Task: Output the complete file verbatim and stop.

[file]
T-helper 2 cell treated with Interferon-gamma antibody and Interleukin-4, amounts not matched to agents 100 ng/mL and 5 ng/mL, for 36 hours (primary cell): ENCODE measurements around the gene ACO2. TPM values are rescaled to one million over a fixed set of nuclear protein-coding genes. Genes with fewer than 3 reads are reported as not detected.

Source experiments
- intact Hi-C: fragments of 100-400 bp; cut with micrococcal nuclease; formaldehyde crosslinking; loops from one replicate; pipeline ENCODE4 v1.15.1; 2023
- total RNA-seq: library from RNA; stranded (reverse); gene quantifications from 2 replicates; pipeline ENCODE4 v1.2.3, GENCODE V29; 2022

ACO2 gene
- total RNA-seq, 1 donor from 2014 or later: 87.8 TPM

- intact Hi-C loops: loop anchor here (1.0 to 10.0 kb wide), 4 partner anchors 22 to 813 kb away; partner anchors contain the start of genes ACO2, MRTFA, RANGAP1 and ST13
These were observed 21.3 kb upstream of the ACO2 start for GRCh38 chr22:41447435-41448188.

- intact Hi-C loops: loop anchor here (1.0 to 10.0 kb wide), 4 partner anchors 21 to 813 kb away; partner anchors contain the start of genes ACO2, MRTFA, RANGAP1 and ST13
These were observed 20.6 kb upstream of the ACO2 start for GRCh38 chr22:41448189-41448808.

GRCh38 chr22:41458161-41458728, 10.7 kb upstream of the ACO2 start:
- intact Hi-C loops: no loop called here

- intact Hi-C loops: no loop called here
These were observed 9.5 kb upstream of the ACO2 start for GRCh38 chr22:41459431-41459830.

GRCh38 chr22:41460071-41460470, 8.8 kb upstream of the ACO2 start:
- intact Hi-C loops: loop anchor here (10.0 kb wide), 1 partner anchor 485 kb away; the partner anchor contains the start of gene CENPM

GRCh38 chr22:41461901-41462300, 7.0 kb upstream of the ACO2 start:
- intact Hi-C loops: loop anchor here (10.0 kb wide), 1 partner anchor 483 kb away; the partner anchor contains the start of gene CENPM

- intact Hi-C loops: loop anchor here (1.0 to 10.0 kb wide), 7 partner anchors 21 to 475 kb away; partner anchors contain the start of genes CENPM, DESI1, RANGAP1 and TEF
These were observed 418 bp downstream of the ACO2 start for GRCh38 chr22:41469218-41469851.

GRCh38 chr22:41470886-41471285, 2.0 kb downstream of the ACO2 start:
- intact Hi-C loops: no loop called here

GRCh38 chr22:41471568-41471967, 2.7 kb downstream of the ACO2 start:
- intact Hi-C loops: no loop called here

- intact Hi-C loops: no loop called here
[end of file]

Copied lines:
T-helper 2 cell treated with Interferon-gamma antibody and Interleukin-4, amounts not matched to agents 100 ng/mL and 5 ng/mL, for 36 hours (primary cell): ENCODE measurements around the gene ACO2. TPM values are rescaled to one million over a fixed set of nuclear protein-coding genes. Genes with fewer than 3 reads are reported as not detected.

Source experiments
- intact Hi-C: fragments of 100-400 bp; cut with micrococcal nuclease; formaldehyde crosslinking; loops from one replicate; pipeline ENCODE4 v1.15.1; 2023
- total RNA-seq: library from RNA; stranded (reverse); gene quantifications from 2 replicates; pipeline ENCODE4 v1.2.3, GENCODE V29; 2022

ACO2 gene
- total RNA-seq, 1 donor from 2014 or later: 87.8 TPM

- intact Hi-C loops: loop anchor here (1.0 to 10.0 kb wide), 4 partner anchors 22 to 813 kb away; partner anchors contain the start of genes ACO2, MRTFA, RANGAP1 and ST13
These were observed 21.3 kb upstream of the ACO2 start for GRCh38 chr22:41447435-41448188.

- intact Hi-C loops: loop anchor here (1.0 to 10.0 kb wide), 4 partner anchors 21 to 813 kb away; partner anchors contain the start of genes ACO2, MRTFA, RANGAP1 and ST13
These were observed 20.6 kb upstream of the ACO2 start for GRCh38 chr22:41448189-41448808.

GRCh38 chr22:41458161-41458728, 10.7 kb upstream of the ACO2 start:
- intact Hi-C loops: no loop called here

- intact Hi-C loops: no loop called here
These were observed 9.5 kb upstream of the ACO2 start for GRCh38 chr22:41459431-41459830.

GRCh38 chr22:41460071-41460470, 8.8 kb upstream of the ACO2 start:
- intact Hi-C loops: loop anchor here (10.0 kb wide), 1 partner anchor 485 kb away; the partner anchor contains the start of gene CENPM

GRCh38 chr22:41461901-41462300, 7.0 kb upstream of the ACO2 start:
- intact Hi-C loops: loop anchor here (10.0 kb wide), 1 partner anchor 483 kb away; the partner anchor contains the start of gene CENPM

- intact Hi-C loops: loop anchor here (1.0 to 10.0 kb wide), 7 partner anchors 21 to 475 kb away; partner anchors contain the start of genes CENPM, DESI1, RANGAP1 and TEF
These were observed 418 bp downstream of the ACO2 start for GRCh38 chr22:41469218-41469851.

GRCh38 chr22:41470886-41471285, 2.0 kb downstream of the ACO2 start:
- intact Hi-C loops: no loop called here

GRCh38 chr22:41471568-41471967, 2.7 kb downstream of the ACO2 start:
- intact Hi-C loops: no loop called here

- intact Hi-C loops: no loop called here